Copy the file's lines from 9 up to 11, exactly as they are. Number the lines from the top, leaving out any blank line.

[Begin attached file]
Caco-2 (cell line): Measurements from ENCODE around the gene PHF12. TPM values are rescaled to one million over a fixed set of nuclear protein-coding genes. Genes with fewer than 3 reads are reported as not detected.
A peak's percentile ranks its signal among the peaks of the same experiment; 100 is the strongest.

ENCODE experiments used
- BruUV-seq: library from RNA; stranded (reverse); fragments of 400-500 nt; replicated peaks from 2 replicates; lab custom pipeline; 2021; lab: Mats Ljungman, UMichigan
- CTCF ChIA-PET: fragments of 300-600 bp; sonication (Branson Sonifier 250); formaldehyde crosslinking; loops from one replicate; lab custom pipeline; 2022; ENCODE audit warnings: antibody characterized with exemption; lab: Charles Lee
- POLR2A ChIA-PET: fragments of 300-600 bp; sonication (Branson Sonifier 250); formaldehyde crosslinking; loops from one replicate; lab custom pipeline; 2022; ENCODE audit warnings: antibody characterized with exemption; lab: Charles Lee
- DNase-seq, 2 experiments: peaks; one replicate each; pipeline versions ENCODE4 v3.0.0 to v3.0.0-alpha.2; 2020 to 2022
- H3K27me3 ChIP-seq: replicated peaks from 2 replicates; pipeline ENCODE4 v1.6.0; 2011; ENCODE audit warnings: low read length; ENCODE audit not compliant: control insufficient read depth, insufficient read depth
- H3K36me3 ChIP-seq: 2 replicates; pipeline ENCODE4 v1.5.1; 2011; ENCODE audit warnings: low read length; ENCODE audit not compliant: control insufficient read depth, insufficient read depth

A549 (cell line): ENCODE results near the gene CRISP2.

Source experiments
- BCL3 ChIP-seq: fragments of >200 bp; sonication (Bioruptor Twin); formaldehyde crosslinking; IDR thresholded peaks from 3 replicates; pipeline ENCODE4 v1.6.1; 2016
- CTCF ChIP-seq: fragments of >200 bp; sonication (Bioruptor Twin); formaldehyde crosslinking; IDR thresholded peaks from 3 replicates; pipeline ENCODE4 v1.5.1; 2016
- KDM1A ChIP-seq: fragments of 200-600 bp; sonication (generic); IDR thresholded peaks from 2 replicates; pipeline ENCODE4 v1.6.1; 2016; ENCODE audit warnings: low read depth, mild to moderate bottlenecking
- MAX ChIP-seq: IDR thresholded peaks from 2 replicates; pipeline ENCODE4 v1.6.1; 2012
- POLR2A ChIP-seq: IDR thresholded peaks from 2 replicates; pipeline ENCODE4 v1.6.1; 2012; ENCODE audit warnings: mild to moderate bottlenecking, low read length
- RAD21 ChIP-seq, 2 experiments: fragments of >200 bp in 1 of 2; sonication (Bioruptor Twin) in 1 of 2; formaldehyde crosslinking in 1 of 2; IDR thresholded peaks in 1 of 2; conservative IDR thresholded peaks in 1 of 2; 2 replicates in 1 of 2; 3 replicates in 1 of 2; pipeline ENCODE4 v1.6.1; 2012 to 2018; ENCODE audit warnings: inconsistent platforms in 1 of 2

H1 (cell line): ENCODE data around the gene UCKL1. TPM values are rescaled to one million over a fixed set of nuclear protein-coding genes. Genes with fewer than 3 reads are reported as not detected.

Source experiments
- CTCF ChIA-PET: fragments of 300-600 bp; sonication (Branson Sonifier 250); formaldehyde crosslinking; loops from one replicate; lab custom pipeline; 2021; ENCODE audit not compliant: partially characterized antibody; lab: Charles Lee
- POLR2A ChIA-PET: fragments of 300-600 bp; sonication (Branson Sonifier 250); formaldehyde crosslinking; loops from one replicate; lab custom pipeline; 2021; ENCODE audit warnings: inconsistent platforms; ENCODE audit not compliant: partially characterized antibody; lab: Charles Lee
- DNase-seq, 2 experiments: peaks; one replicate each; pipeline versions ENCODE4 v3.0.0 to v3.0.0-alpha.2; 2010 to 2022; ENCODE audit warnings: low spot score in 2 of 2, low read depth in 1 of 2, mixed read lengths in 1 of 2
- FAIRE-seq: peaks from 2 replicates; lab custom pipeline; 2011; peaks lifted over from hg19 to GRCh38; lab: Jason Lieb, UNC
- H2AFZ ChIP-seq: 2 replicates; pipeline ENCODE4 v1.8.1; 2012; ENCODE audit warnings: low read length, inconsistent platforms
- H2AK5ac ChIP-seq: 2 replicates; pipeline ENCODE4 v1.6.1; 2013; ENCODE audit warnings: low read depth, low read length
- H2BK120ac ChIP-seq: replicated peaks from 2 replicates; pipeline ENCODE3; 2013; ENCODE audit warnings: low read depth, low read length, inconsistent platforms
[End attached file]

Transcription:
- H3K36me3 ChIP-seq: 2 replicates; pipeline ENCODE4 v1.5.1; 2011; ENCODE audit warnings: low read length; ENCODE audit not compliant: control insufficient read depth, insufficient read depth

A549 (cell line): ENCODE results near the gene CRISP2.

Source experiments